At the interface of materials and objects in peripheral vision
Author(s)Keshvari, Shaiyan (Shaiyan Oliver)
Massachusetts Institute of Technology. Department of Brain and Cognitive Sciences.
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Humans are able to simultaneously perceive the world as discrete, distinct "objects", as well as regions of statistical regularity, or "textures". This is evident in the way we describe our perceptual world. A street is made up of concrete and asphalt "stuff", while the people and dogs walking on it are the "things" that make use of it. Both of these types of representation, however, are derived from the same sensory input, and thus there must exist transformations that map one to the other. A complete model of perception must account for these transformations. I study the representations that lie at the interface of object and texture perception in vision, focusing on utilizing the intrinsically impaired perception in the periphery to disambiguate the predictions of different models. I find that many seemingly separate perceptual phenomena in crowding can be better understood as different aspects of a single underlying model. I extend this to the study of material perception, and find that considering images of materials as visual textures can explain human's ability to recognize materials in the periphery. Furthermore, I examine how the limitations of peripheral vision affects the perception of visual designs, namely webpages.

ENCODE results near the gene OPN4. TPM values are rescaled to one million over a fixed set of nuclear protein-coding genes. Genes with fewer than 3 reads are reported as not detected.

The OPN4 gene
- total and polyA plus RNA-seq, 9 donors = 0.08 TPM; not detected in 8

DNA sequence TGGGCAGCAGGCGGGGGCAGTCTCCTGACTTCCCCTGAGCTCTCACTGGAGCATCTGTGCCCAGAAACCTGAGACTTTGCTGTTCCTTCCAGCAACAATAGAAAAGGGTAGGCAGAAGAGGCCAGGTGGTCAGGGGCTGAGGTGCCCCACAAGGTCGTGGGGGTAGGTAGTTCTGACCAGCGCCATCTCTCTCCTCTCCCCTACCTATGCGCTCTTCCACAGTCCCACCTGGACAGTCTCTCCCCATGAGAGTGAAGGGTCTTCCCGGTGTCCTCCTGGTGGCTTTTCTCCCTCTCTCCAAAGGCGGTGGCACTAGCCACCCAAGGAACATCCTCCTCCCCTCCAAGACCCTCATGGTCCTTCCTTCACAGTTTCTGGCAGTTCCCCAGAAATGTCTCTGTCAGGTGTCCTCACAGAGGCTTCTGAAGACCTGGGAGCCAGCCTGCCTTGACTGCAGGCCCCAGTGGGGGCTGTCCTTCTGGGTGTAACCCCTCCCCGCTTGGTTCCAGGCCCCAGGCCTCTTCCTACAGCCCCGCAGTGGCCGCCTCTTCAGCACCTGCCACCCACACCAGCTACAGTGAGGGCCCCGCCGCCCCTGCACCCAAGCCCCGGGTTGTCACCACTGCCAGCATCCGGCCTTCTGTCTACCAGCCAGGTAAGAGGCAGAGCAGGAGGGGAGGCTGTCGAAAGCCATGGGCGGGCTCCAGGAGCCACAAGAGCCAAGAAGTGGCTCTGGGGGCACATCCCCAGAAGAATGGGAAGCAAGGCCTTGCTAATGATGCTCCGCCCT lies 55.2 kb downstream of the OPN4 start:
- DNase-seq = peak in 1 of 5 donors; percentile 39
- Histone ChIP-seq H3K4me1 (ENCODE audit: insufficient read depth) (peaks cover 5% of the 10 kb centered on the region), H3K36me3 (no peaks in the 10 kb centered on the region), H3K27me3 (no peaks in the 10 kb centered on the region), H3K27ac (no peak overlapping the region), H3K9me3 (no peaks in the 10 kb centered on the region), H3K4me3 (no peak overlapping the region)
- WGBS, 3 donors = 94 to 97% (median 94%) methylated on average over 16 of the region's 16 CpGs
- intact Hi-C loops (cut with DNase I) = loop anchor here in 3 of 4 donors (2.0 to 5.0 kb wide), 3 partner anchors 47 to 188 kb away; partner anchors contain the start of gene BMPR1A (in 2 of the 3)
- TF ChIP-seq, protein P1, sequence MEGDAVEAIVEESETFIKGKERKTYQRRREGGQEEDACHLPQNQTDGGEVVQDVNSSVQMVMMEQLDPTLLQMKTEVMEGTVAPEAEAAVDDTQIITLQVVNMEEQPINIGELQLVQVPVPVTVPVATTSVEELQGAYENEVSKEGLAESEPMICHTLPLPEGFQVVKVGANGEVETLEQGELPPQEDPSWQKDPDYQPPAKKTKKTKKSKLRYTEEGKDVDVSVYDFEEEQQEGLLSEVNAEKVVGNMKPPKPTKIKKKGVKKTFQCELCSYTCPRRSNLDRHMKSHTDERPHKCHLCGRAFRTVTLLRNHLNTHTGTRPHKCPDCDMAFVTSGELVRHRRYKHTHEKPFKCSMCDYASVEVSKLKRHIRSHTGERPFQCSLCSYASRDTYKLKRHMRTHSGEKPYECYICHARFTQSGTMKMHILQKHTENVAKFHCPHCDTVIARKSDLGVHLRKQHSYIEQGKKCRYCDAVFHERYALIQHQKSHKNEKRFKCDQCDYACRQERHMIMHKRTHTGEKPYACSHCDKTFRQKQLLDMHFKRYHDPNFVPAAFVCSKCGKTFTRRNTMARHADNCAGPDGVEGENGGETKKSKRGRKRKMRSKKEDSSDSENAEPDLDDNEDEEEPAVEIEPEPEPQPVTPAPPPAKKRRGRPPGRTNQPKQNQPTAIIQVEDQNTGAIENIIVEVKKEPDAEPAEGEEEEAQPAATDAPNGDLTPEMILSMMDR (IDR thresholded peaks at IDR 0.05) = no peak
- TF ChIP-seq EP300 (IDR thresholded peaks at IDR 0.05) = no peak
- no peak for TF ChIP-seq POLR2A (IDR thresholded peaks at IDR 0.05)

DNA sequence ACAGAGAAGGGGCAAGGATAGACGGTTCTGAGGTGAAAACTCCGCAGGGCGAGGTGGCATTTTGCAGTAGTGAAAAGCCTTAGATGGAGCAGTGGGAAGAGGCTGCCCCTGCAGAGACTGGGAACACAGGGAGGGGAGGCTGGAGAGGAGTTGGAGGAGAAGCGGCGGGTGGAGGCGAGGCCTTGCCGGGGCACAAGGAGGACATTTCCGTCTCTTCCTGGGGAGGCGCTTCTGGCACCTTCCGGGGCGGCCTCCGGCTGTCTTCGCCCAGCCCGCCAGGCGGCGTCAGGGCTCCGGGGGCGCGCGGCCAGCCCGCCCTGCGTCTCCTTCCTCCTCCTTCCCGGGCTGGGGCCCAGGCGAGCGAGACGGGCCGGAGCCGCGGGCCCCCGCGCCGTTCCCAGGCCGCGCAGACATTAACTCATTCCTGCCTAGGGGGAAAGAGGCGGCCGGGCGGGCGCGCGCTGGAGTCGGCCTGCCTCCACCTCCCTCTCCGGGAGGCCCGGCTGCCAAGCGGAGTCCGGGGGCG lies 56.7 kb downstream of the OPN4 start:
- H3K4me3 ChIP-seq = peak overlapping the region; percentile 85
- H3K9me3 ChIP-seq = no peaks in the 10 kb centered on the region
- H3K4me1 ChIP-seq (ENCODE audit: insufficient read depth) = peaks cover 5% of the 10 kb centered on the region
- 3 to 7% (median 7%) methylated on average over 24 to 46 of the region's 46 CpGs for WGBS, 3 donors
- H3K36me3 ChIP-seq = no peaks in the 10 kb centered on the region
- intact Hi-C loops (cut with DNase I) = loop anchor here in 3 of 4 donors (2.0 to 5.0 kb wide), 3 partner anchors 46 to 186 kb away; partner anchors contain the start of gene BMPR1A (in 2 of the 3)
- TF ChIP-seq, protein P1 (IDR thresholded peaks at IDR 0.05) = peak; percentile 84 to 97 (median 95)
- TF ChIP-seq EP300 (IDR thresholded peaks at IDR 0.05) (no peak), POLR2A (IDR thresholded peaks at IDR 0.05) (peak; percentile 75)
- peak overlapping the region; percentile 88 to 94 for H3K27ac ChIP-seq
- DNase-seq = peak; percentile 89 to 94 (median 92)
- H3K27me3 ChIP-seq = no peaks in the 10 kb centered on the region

Thesis: Ph. D., Massachusetts Institute of Technology, Department of Brain and Cognitive Sciences, 2016.Cataloged from PDF version of thesis.Includes bibliographical references (pages 68-77).
DepartmentMassachusetts Institute of Technology. Department of Brain and Cognitive Sciences.
Massachusetts Institute of Technology
Brain and Cognitive Sciences.